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Promoting a culture of food safety to improve hygiene in small restaurants in Madagascar

Sarter G., Sarter S.. 2012. Food Control, 25 (1) : p. 165-171.

In this study, we combined microbiological analyses; spot-check observations and in-depth interviews to study food safety in small restaurants in Antananarivo (Madagascar). We showed that faecal contaminations (Escherichia coli, Salmonella spp.) occur at high rate in mixed salad sold in these restaurants. This is resulting from vendors' unhygienic behaviours. We studied vendors' motivations and priorities as well as their material and social context of activity. Based on our findings, we propose key elements to build intervention programmes to promote an appropriate culture of food safety: (i) using disgust associated with the contact with stools to explain contamination chains of food and water; (ii) emphasizing on vendors' representation of the link between cleanliness and health together with changing norms about what is seen as "clean"; and (iii) emphasizing on vendors' responsibility towards customers' health using the Malagasy traditional ideology of "tody". (Résumé d'auteur)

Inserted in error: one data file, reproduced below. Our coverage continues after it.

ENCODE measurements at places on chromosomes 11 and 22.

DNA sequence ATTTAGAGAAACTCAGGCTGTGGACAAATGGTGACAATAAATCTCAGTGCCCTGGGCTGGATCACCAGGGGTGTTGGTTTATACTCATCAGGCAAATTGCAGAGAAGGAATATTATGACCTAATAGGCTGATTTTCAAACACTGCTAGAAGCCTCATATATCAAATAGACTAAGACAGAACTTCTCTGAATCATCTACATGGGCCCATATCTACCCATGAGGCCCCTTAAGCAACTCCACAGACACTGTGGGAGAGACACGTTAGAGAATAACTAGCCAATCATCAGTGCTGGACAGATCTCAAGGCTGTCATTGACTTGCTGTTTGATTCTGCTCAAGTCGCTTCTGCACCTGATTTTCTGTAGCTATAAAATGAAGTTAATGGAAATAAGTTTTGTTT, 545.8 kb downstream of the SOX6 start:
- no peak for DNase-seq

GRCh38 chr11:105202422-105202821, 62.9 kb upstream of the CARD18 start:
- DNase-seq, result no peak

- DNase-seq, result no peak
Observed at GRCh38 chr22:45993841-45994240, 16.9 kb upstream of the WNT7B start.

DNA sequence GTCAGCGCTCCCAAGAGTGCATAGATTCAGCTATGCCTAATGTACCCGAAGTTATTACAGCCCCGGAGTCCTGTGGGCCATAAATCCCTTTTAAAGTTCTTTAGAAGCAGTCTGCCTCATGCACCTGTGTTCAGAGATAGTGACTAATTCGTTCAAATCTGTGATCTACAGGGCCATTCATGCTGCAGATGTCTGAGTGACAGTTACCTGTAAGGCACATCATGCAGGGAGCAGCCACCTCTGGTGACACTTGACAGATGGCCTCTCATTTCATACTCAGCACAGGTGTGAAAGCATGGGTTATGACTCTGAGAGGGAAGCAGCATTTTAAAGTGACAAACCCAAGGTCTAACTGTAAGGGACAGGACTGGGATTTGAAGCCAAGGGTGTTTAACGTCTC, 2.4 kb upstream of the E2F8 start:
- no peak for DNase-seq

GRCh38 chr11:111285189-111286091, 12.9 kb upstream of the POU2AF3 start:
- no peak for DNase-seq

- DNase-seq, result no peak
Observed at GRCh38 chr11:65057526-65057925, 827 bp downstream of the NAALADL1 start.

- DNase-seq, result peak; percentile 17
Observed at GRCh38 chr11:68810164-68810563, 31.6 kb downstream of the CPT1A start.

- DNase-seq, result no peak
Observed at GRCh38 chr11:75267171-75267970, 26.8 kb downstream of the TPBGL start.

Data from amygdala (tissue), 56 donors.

Mots-clés : produit alimentaire; hygiène des aliments; contamination biologique; restaurant; madagascar; sécurité des aliments

Thématique : Contamination et toxicologie alimentaires

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